ac­tion dates back to 2015 when he tried to with­draw £50,000 in cash from his RBS ac­count in In­ver­ness. He says the cash was meant to be a safety net for Regina and the chil­dren in case he was ex­tra­dited or mur­dered. He thought Scot­tish notes would be dif­fi­cult for her to spend, so he asked for the money in English £50 notes, hav­ing dis­missed the idea of re­quest­ing it in pound coins be­cause they would have weighed nearly 450kg. But the re­quest was deemed “sus­pi­cious” by the bank and when he went to col­lect the money the po­lice were wait­ing and seized it. An in­hi­bi­tion or­der was also placed on the house – which is in the name of his es­tranged wife, Galina – as part of a pro­ceeds-of-crime ac­tion be­cause of sus­pected money laun­der­ing. He had been ex­pect­ing to get it back af­ter the ex­tra­di­tion case was thrown out. He said: “The money was go­ing to go to my solic­i­tor and then to me. “But, on the day we were ex­pect­ing to re­ceive it, two peo­ple from the sher­iff of­fice came to the house and gave me pa­pers say­ing that every­thing was frozen again.” Shapo­valov’s love of Scot­land dates back to his child­hood in St Peters­burg. He bought his 17th-Cen­tury house, a former ho­tel on the banks of Loch Leven, in 2009 with­out even view­ing it be­cause it dates back to the Ja­cobean era. It be­came a bolt­hole for him, his part­ner Regina their son An­drew, six, when they es­caped from Rus­sia. The cou­ple’s youngest son James, two, who has Down’s syn­drome, was born at Raig­more Hos­pi­tal in In­ver­ness. Regina, 29, dreams of see­ing the world as an In­sta­gram blog­ger but cur­rently they can­not travel as they have no pass­ports while their asy­lum ap­pli­ca­tion is be­ing con­sid­ered. Shapo­valov said: “I want to raise my boys. I’m very happy that my life changed so dra­mat­i­cally. “It was a very dif­fi­cult life that I had in Rus­sia but now I’m re­laxed and happy. I don’t want any­thing else.” He be­lieves his in­side knowl­edge of the Rus­sian sys­tem could be a vi­tal re­source for Bri­tish in­tel­li­gence agen­cies. He said: “I don’t want to be a sec­ond-rate cit­i­zen. I feel I can be very help­ful for this coun­try. “I want to do every­thing pos­si­ble to be use­ful. “I think I would be a very good con­sul­tant for dif­fer­ent agen­cies about the situation in Rus­sia, Rus­sian pol­i­tics and the Rus­sian econ­omy.” The cou­ple now rely on hand-outs from Bri­tish friends in Lon­don which are paid to Regina’s ac­count. They get their shop­ping de­liv­ered from Asda and rely on the bus to get to Fort Wil­liam. But, de­spite every­thing, Shapo­valov in­tends to stay in Scot­land where, he says, his fam­ily have been warmly wel­comed. He said: “I see no fu­ture for my­self but to live in this coun­try. There’s no way out for me. This is my fi­nal des­ti­na­tion.” The Crown Of­fice said: “There is on­go­ing civil re­cov­ery ac­tion in re­la­tion to Alexan­der and Galina Shapo­valov and as such it would in­ap­pro­pri­ate to com­ment fur­ther.”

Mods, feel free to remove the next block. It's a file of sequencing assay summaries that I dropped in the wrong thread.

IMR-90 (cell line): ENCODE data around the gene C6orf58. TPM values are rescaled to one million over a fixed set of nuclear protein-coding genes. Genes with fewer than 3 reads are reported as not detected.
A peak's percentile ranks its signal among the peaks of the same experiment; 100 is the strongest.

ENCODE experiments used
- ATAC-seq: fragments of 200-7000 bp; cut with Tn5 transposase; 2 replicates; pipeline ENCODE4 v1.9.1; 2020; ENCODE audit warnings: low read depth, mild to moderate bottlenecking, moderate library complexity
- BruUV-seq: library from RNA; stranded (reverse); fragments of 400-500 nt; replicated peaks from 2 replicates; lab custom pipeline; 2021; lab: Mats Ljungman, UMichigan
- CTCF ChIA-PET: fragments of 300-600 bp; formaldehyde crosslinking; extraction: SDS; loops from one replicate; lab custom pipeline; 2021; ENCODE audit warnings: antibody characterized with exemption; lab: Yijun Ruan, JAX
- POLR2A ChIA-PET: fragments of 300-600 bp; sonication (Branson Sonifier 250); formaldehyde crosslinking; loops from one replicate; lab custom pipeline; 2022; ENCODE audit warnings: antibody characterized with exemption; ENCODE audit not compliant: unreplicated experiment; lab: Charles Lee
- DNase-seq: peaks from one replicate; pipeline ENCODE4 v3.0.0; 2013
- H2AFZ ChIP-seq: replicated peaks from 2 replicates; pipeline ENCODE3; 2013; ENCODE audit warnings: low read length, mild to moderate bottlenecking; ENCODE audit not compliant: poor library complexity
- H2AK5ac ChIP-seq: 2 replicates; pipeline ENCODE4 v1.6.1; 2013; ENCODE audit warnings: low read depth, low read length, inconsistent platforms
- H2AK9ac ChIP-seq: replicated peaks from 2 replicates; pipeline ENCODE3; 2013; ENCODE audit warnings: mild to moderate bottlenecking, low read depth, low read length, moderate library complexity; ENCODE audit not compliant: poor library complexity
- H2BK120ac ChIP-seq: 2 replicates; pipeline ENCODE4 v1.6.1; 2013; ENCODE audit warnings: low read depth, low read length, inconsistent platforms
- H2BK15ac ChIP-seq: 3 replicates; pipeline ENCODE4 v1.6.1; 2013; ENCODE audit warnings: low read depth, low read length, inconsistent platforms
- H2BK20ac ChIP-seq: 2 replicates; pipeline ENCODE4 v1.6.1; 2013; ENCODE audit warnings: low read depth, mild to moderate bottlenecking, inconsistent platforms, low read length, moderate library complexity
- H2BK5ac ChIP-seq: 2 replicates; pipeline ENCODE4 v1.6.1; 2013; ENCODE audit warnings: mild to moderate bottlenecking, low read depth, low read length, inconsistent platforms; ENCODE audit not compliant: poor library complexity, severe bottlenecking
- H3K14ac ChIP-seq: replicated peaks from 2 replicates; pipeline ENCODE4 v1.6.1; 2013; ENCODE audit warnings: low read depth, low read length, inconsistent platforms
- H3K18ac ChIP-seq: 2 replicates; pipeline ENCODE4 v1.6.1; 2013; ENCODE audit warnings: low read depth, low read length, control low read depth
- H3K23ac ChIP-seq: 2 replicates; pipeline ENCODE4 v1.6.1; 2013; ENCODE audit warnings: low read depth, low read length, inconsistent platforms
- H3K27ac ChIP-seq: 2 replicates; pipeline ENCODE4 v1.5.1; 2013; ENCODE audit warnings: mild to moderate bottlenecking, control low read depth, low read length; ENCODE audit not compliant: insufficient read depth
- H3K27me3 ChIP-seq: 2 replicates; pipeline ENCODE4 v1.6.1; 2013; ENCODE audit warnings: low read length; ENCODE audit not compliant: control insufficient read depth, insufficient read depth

‘ You should be care­ful with Putin. He only un­der­stands the use of force

Be afraid: Pres­i­dent Putin

Pic­tures An­drew Caw­ley

Alex with Regina and their sons An­drew and James, above